The terms for four Newcastle City Council positions are set to expire at the end of the year — council position No. 1 (Lisa Jensen), council position No. 2 (Carol Simpson), council position No. 3 (Steve Buri) and council position No. 4 (Gordon Bisset).
Simpson and Bisset already announced they would file for re-election, while Jensen said she will not and Buri is still undecided.
Meanwhile, Newcastle Community Activities commissioners Linda Newing and Victoria Sandoval and as well as Planning Commissioner Allen Dauterman announced they will run for a City Council spot. Read more
April 2, 2015
Children of all ages are one of our most valuable resources. They’re the ones who will grow up and inherit this planet. They will also be the ones to try to repair problems that people before them have created or not been able to fix.
So it’s crucial that they have good teachers. And good teaching doesn’t always happen in the classroom. In the Issaquah and Renton school districts, hundreds of people are giving valuable time.
Don’t have time, you say? It takes an hour a week. One hour.
Thanks to volunteer mentors, the future is brighter for more than 300 elementary, middle and high school students who are finding joy, confidence and opportunity through the VOICE Mentor Program, according to the Robin Callahan, executive director of the Issaquah Schools Foundation. Read more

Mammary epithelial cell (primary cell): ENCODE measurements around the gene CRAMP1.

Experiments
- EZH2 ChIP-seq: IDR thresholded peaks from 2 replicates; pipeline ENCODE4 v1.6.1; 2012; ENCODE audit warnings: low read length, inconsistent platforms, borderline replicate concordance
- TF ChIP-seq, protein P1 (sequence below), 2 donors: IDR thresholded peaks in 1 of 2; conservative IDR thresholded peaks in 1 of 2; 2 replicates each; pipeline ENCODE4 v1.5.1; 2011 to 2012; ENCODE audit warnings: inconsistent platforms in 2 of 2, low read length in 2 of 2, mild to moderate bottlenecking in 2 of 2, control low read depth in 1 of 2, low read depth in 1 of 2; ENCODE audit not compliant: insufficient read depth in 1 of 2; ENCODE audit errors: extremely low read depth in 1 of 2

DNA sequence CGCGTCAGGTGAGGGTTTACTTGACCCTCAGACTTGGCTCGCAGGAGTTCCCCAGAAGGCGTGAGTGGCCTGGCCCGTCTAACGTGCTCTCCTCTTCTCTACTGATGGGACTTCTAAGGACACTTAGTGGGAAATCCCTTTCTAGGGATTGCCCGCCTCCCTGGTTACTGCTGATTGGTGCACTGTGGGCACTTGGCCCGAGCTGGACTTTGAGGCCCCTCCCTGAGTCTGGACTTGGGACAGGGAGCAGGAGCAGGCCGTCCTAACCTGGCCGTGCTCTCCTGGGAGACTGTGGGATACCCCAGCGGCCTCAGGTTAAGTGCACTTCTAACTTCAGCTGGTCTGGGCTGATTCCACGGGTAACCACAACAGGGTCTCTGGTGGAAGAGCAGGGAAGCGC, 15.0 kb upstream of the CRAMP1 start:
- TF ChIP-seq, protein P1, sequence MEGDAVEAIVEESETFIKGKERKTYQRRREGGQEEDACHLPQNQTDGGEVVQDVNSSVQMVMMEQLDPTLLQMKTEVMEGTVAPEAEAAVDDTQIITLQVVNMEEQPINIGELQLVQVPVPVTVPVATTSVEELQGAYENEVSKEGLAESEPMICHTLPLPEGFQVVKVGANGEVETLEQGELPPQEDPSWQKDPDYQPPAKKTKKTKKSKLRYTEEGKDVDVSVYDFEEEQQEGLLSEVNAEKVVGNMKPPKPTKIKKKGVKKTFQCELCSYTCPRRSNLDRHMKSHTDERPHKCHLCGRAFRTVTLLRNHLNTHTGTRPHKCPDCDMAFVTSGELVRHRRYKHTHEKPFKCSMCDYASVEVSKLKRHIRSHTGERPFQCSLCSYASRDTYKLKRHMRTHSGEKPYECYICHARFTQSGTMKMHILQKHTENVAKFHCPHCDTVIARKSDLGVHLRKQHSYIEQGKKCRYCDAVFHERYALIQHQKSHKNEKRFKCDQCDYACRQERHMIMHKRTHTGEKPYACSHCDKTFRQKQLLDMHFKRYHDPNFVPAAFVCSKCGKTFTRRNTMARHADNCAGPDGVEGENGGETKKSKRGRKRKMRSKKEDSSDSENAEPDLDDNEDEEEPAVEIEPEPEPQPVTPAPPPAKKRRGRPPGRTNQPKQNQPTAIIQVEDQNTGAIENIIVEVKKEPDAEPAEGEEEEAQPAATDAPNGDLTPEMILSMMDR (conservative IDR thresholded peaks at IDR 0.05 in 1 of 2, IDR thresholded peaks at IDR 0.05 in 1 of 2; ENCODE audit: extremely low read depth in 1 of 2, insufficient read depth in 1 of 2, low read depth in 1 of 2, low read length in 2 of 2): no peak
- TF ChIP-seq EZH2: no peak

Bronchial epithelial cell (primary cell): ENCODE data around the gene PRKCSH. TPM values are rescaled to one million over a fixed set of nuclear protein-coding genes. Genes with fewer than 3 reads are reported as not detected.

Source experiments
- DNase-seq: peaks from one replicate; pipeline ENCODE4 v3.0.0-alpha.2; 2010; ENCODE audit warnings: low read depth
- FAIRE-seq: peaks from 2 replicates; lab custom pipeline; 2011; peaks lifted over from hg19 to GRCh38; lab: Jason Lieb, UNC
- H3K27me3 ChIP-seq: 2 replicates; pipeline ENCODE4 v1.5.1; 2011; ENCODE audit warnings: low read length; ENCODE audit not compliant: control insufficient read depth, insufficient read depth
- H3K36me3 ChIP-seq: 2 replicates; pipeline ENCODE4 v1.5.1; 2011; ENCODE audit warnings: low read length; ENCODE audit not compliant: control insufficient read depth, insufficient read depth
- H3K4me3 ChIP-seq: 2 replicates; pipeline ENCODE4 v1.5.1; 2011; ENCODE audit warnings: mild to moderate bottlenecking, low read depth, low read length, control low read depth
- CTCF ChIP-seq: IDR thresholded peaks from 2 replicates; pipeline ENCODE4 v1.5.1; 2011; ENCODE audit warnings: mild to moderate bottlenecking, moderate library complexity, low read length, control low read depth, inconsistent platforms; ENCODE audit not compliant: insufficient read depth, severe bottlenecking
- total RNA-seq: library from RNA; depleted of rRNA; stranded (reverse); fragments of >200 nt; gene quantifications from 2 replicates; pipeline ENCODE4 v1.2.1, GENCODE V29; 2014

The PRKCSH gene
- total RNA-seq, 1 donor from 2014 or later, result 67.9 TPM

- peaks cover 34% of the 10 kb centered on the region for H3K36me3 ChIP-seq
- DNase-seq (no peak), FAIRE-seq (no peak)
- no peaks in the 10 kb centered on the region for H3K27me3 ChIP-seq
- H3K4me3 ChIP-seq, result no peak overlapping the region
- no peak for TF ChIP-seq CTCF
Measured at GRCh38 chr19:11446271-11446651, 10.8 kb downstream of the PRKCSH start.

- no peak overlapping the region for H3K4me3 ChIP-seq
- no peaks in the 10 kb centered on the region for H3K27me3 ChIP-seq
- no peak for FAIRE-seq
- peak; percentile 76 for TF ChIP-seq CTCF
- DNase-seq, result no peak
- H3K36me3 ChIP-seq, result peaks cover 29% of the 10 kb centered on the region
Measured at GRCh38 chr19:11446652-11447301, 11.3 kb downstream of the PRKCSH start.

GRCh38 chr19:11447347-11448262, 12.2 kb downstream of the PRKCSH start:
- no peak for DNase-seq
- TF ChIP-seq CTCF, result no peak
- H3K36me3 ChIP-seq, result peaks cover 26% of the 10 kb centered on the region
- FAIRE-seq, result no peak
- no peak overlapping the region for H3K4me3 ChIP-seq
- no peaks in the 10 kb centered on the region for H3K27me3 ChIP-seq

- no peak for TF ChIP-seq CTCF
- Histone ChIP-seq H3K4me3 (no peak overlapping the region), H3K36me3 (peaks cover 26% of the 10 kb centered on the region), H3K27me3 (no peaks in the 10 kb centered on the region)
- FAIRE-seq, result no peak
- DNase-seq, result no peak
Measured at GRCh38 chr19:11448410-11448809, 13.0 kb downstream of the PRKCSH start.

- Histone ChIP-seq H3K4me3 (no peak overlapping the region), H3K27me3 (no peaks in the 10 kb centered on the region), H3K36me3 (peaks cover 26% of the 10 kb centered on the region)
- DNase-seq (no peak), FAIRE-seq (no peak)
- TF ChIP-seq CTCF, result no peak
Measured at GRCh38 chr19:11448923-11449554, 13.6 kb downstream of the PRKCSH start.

March 5, 2015
We’re saddened to hear that Newcastle Chamber of Commerce Executive Director Imelda Dulcich will step down from her post.
Dulcich has single-handedly raised the profile of the local chamber, providing valuable social media promotion for its businesses and serving as a friendly community connector.
Her position was only part-time, but it was clear that Dulcich dedicated more effort and energy than her duties required.
Dulcich’s ability to recruit top-notch speakers made the chamber luncheons must-attend events. Because of her, the Newcastle business community got to hear from the likes of U.S. Rep. Adam Smith, King County Sheriff John Urquhart and King County Prosecutor Dan Satterberg. Read more
March 5, 2015
Sue Stronk. Larry Johnson. Jessaca Jacobson. Sonny Putter.
With the exception of the last name, you’ve likely never heard of these people. But make no mistake, the Newcastle City Council knows who they are, at least they should.
They are examples of just a few Newcastle residents who have come to at least one council meeting in the past year to voice their opinions.
They are, essentially, examples of democracy in action, a far too rare scene witnessed in the perpetually empty Newcastle council chambers. Read more
February 6, 2015
The Newcastle City Council agreed to spend $250,000 on a building it could get for free.
Let us repeat that — $250,000 of taxpayer funds spent on a maintenance operations building that could be had for nothing, well, mostly nothing.
It doesn’t make much sense, does it?
But that’s what the council narrowly agreed to with the recent 4-3 approval of the purchase-sale agreement to acquire a Coal Creek Utility District-owned building.
Sure, on the surface, it looks like a good deal — “I only have to pay $250,000 for a $750,000 building? What a steal!” — but more and more, this agreement is starting to feel like an iceberg. It’s what’s underneath the water that you should be worried about. Read more